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Katie Banks/MEDILL

Volunteers for 50th Ward aldermanic candidate Debra Silverstein prepare to mobilize voters on Tuesday morning.  

Challenger looks to unseat longtime Ald. Bernard Stone in 50th Ward

by Katie Banks
April 12, 2011

Change has been a theme of the 2011 Chicago elections, and the decision on who will represent the North Side’s 50th Ward on the City Council turned on whether voters would seek the new or stick with the old.

Voters went to the polls Tuesday in 14 aldermanic runoffs that will further shape the council that works with incoming mayor Rahm Emanuel. Emanuel has been campaigning for nine candidates he feels will advance his agenda in City Council.

“It’s important for the city, not for me,” Emanuel told the Chicago Tribune Monday. “I need a new partner. I was upfront in the election about that and that partner is the City Council that wants to work in the spirit of reform and change the way business is conducted in city government.”

Voters already elected six new aldermen to the Council in February. At least four more new aldermen will join them, more if some incumbents fall Tuesday.

Of the 10 incumbents running, 50th Ward Ald. Bernard Stone is doing so without Emanuel’s support. Instead, the mayor-elect is backing accountant Debra Silverstein.

Silverstein, wife of 50th Ward Democratic Committeeman and state Sen. Ira Silverstein, is fighting hard to unseat Stone -- the second-longest serving alderman, who has represented his ward since 1973.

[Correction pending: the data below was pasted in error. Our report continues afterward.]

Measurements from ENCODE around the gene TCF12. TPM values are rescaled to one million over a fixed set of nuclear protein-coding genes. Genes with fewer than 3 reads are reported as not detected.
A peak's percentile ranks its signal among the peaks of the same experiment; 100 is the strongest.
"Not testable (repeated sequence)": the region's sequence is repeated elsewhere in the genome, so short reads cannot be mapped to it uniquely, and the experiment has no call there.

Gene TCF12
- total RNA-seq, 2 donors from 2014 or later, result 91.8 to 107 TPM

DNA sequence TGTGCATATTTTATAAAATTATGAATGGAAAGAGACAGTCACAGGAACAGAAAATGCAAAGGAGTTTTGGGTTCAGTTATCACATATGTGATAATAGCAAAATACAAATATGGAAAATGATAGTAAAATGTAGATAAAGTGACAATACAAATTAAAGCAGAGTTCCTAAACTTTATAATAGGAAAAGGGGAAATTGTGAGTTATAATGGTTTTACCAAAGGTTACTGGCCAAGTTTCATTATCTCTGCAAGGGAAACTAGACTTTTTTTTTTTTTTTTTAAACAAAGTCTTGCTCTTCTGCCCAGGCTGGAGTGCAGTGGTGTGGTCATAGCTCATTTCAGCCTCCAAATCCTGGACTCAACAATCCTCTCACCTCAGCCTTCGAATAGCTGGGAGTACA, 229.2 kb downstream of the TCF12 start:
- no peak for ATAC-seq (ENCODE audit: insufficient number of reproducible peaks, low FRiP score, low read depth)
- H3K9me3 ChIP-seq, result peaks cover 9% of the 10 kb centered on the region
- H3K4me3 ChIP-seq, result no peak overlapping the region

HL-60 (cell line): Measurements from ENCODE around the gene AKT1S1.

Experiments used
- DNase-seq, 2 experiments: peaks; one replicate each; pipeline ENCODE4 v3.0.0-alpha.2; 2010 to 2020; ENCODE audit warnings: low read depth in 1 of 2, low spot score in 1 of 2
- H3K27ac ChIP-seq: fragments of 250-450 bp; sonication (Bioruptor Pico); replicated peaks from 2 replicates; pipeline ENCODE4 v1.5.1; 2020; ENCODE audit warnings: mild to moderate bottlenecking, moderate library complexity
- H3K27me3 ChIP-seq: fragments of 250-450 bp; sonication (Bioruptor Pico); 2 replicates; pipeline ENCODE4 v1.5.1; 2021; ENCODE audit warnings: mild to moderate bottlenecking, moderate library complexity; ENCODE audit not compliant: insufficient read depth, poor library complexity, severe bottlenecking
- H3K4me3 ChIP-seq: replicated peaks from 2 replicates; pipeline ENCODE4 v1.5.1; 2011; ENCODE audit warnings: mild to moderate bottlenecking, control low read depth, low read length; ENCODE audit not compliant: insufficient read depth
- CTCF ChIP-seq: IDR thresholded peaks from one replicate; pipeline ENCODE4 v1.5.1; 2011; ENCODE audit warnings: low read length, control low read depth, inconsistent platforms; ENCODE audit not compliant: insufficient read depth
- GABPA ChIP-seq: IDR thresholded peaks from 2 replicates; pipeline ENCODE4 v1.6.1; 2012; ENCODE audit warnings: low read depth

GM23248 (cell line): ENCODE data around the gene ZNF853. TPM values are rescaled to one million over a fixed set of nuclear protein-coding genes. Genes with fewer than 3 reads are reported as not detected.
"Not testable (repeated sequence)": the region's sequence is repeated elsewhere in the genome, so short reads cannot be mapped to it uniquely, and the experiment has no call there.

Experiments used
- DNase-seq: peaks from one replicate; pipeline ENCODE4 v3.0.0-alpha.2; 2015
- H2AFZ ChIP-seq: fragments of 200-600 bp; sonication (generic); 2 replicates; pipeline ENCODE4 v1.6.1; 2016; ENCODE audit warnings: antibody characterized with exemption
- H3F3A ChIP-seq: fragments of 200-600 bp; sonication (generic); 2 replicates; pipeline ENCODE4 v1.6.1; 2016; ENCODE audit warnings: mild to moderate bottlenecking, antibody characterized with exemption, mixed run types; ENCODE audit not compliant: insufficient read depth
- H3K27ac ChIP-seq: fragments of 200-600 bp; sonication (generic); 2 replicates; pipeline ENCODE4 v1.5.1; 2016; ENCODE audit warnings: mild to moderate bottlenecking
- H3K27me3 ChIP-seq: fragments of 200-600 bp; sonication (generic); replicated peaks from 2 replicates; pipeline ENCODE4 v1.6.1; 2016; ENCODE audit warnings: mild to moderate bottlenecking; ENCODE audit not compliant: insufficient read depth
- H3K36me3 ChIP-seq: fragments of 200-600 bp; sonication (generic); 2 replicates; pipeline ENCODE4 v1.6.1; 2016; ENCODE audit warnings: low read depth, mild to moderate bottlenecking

Silverstein has pledged to tackle service issues in the ward that many voters feel Stone has consistently neglected.

“Pot holes, tree trimming, garbage can pickup, all the city services. Berny has been very bad about them,” Scott Cisek, Silverstein’s campaign manager, said.

Stone, naturally, disagrees. His campaign website showcases a long list of accomplishments, including services he has procured for residents.

Kyle Hillman, a resident of the 49th Ward, said he volunteers for Silverstein because he wants to see his neighboring ward prosper economically.

“If the 49th and 50th Wards don’t work together, you get uneven development,” Hillman said. “As soon as you cross the ward line you see empty storefronts. It’s a city, so the success of my ward is directly connected to the success of the 50th.”

Silverstein appears to have a good shot at winning, thanks to anti-incumbent sentiment, significant financial contributions from Emanuel’s political action group, called the New Chicago Committee, and an abundance of support from labor unions.

Kevin Loeza, Silverstein’s field director for union volunteers and member of UNITE HERE Local 1, said he wants to elect Silverstein because she will be more responsive to the concerns of ward residents.

“We want to build a City Council that’s closer to the people than to big institutions and lobbyists,” Loeza said.